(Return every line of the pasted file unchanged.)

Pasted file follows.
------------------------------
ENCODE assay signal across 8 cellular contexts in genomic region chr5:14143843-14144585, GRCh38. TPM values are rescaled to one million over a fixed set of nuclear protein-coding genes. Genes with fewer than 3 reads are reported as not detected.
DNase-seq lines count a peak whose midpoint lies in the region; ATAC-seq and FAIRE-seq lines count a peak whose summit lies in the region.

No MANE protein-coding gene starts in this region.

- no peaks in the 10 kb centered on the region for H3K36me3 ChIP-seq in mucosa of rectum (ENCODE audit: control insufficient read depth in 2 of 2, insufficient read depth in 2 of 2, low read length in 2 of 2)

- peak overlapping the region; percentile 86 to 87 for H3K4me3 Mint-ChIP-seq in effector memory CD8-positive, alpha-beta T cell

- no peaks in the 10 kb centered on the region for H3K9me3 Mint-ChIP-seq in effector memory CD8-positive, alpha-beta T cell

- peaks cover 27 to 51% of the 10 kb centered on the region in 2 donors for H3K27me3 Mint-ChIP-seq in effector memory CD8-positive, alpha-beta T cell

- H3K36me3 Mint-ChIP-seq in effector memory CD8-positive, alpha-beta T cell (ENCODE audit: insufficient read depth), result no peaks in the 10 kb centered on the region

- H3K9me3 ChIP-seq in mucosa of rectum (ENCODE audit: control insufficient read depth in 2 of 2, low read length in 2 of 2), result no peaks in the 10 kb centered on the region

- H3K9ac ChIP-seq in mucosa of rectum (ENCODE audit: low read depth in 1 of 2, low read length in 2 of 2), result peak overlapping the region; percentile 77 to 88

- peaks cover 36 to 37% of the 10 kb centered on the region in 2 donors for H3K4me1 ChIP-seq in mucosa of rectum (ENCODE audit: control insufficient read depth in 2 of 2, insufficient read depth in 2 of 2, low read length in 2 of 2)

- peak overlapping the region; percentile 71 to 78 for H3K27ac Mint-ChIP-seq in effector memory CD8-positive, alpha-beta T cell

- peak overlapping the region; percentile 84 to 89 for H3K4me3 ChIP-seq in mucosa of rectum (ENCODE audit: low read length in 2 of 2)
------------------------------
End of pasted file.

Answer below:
ENCODE assay signal across 8 cellular contexts in genomic region chr5:14143843-14144585, GRCh38. TPM values are rescaled to one million over a fixed set of nuclear protein-coding genes. Genes with fewer than 3 reads are reported as not detected.
DNase-seq lines count a peak whose midpoint lies in the region; ATAC-seq and FAIRE-seq lines count a peak whose summit lies in the region.

No MANE protein-coding gene starts in this region.

- no peaks in the 10 kb centered on the region for H3K36me3 ChIP-seq in mucosa of rectum (ENCODE audit: control insufficient read depth in 2 of 2, insufficient read depth in 2 of 2, low read length in 2 of 2)

- peak overlapping the region; percentile 86 to 87 for H3K4me3 Mint-ChIP-seq in effector memory CD8-positive, alpha-beta T cell

- no peaks in the 10 kb centered on the region for H3K9me3 Mint-ChIP-seq in effector memory CD8-positive, alpha-beta T cell

- peaks cover 27 to 51% of the 10 kb centered on the region in 2 donors for H3K27me3 Mint-ChIP-seq in effector memory CD8-positive, alpha-beta T cell

- H3K36me3 Mint-ChIP-seq in effector memory CD8-positive, alpha-beta T cell (ENCODE audit: insufficient read depth), result no peaks in the 10 kb centered on the region

- H3K9me3 ChIP-seq in mucosa of rectum (ENCODE audit: control insufficient read depth in 2 of 2, low read length in 2 of 2), result no peaks in the 10 kb centered on the region

- H3K9ac ChIP-seq in mucosa of rectum (ENCODE audit: low read depth in 1 of 2, low read length in 2 of 2), result peak overlapping the region; percentile 77 to 88

- peaks cover 36 to 37% of the 10 kb centered on the region in 2 donors for H3K4me1 ChIP-seq in mucosa of rectum (ENCODE audit: control insufficient read depth in 2 of 2, insufficient read depth in 2 of 2, low read length in 2 of 2)

- peak overlapping the region; percentile 71 to 78 for H3K27ac Mint-ChIP-seq in effector memory CD8-positive, alpha-beta T cell

- peak overlapping the region; percentile 84 to 89 for H3K4me3 ChIP-seq in mucosa of rectum (ENCODE audit: low read length in 2 of 2)